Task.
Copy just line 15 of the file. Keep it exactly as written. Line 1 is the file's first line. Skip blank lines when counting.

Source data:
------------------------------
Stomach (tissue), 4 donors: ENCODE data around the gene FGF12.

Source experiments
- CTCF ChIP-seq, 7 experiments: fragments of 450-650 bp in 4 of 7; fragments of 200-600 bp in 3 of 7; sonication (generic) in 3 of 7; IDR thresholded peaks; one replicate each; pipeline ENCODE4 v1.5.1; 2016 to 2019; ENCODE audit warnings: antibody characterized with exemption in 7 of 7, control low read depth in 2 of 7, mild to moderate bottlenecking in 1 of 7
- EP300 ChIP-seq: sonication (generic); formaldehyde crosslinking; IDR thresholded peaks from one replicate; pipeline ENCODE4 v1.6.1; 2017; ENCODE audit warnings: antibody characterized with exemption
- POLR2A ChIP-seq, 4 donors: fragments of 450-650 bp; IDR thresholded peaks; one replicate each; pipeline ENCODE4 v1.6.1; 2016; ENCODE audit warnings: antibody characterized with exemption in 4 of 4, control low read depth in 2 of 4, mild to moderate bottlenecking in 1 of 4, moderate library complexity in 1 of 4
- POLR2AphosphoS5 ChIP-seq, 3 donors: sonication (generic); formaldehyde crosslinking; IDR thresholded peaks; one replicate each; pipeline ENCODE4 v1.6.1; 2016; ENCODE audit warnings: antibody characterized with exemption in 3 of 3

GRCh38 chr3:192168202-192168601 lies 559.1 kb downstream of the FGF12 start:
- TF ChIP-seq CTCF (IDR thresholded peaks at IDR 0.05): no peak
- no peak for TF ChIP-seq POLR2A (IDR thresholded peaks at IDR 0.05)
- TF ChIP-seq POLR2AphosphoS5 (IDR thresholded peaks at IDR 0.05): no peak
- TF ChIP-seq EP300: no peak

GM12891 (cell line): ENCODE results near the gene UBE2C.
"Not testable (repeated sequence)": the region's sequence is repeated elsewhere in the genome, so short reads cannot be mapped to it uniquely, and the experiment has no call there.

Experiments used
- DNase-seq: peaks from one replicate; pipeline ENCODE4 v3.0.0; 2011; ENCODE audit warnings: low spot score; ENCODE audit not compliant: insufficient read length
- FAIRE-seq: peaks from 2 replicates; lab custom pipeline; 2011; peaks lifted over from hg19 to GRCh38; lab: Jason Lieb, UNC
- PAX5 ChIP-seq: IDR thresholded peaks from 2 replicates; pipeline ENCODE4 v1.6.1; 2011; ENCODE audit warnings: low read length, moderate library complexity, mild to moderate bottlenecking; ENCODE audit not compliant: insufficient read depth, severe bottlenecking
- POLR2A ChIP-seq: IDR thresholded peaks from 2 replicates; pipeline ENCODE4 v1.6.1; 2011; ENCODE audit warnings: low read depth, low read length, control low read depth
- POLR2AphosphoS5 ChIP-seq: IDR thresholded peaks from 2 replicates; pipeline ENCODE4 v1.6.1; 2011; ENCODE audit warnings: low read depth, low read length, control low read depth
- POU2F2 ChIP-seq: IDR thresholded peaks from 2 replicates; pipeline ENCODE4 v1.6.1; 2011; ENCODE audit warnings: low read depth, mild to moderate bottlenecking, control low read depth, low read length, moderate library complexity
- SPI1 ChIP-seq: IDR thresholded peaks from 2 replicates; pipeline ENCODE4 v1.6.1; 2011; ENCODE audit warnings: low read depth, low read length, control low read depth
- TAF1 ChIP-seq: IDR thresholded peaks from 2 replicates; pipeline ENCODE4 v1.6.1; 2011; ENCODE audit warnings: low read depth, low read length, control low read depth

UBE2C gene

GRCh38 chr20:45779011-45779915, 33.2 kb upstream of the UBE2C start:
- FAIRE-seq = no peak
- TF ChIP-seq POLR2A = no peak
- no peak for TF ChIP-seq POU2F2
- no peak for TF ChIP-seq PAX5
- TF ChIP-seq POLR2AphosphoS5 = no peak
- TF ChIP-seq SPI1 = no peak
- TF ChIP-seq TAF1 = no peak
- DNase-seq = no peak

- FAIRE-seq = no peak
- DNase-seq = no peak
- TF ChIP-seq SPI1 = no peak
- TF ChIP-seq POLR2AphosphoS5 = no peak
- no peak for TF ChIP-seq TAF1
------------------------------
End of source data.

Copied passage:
- DNase-seq: peaks from one replicate; pipeline ENCODE4 v3.0.0; 2011; ENCODE audit warnings: low spot score; ENCODE audit not compliant: insufficient read length